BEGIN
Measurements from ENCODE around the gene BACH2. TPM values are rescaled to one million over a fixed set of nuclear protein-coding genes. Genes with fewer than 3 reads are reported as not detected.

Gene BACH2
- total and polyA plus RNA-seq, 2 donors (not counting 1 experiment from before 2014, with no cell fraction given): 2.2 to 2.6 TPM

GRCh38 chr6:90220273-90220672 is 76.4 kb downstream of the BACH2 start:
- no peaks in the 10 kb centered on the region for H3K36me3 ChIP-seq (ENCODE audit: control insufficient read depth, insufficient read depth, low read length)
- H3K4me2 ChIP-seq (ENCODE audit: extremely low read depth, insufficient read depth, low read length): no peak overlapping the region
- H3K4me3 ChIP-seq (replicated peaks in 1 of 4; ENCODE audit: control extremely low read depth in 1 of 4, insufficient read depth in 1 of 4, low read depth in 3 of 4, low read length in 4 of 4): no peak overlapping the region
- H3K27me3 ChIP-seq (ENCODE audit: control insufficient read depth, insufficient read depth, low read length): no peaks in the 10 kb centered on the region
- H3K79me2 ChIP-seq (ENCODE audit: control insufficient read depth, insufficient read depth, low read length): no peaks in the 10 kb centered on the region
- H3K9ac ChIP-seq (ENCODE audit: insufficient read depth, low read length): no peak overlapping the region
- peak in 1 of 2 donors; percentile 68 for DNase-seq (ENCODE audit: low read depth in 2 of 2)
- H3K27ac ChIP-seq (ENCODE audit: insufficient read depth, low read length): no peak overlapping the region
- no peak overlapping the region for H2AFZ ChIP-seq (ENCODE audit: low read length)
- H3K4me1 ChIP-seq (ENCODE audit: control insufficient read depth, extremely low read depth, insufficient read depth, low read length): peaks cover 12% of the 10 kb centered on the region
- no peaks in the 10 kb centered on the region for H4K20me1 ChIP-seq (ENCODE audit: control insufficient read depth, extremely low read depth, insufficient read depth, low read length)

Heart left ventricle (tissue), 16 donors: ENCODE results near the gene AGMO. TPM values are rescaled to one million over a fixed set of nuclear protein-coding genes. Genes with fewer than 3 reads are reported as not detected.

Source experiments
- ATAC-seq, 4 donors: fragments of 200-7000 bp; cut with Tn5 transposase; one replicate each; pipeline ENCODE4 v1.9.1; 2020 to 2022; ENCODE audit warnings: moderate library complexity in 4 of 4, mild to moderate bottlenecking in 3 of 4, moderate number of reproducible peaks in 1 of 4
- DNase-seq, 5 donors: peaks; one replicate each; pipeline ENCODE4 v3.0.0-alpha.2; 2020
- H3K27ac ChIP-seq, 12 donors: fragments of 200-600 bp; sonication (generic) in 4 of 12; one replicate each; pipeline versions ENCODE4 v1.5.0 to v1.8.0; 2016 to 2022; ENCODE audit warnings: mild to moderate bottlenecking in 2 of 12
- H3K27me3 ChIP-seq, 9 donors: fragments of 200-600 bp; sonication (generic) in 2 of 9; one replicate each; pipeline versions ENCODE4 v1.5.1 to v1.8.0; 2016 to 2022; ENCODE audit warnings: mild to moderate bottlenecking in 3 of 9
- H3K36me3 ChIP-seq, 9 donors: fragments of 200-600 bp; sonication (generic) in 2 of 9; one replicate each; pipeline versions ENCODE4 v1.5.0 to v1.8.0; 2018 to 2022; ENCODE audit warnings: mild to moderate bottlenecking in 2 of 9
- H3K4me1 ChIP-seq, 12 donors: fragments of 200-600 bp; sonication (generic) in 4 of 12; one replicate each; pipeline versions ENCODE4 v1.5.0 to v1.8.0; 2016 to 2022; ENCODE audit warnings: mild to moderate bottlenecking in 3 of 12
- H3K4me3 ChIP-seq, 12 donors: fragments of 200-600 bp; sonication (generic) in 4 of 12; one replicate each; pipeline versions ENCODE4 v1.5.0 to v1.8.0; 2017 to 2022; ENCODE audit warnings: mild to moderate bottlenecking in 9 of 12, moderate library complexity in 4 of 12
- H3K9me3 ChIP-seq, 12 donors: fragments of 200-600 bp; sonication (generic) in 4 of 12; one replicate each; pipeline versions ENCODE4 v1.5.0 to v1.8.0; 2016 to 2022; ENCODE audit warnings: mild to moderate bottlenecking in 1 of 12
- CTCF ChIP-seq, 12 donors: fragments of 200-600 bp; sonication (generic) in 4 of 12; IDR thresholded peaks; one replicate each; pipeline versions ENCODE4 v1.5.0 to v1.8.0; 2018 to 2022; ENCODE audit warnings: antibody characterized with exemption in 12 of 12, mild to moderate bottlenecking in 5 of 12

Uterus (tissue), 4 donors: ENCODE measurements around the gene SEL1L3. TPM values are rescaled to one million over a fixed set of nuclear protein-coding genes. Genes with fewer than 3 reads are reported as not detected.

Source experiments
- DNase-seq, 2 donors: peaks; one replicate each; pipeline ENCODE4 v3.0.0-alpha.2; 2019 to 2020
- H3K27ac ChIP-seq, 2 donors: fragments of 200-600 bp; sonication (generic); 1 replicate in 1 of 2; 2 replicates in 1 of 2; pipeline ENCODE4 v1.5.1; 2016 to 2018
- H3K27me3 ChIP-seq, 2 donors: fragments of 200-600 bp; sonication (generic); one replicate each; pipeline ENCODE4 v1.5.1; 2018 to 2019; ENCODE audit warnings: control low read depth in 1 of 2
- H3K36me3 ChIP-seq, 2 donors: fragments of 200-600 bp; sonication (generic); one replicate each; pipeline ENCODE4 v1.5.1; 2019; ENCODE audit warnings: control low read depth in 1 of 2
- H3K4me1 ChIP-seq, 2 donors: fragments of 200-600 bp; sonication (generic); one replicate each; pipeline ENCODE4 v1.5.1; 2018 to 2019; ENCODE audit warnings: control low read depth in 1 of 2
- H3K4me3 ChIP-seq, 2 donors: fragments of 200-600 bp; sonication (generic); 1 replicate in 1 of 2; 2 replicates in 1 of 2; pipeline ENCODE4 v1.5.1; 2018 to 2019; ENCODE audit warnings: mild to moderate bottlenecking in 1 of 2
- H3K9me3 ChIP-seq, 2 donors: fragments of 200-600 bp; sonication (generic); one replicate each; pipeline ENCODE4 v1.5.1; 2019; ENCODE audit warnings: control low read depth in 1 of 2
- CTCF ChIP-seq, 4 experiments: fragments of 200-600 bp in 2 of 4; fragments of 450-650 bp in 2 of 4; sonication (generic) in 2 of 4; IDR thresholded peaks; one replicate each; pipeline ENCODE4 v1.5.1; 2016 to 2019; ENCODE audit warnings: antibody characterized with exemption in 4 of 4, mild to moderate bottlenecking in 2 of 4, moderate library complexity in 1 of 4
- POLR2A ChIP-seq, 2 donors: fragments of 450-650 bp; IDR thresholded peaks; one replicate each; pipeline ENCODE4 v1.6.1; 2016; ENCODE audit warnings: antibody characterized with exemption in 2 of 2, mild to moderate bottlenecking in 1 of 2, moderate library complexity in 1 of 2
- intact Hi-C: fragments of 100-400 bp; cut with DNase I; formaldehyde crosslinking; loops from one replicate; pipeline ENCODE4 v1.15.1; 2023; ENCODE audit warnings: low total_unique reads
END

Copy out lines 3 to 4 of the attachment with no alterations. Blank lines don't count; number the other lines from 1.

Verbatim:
- total and polyA plus RNA-seq, 2 donors (not counting 1 experiment from before 2014, with no cell fraction given): 2.2 to 2.6 TPM

GRCh38 chr6:90220273-90220672 is 76.4 kb downstream of the BACH2 start: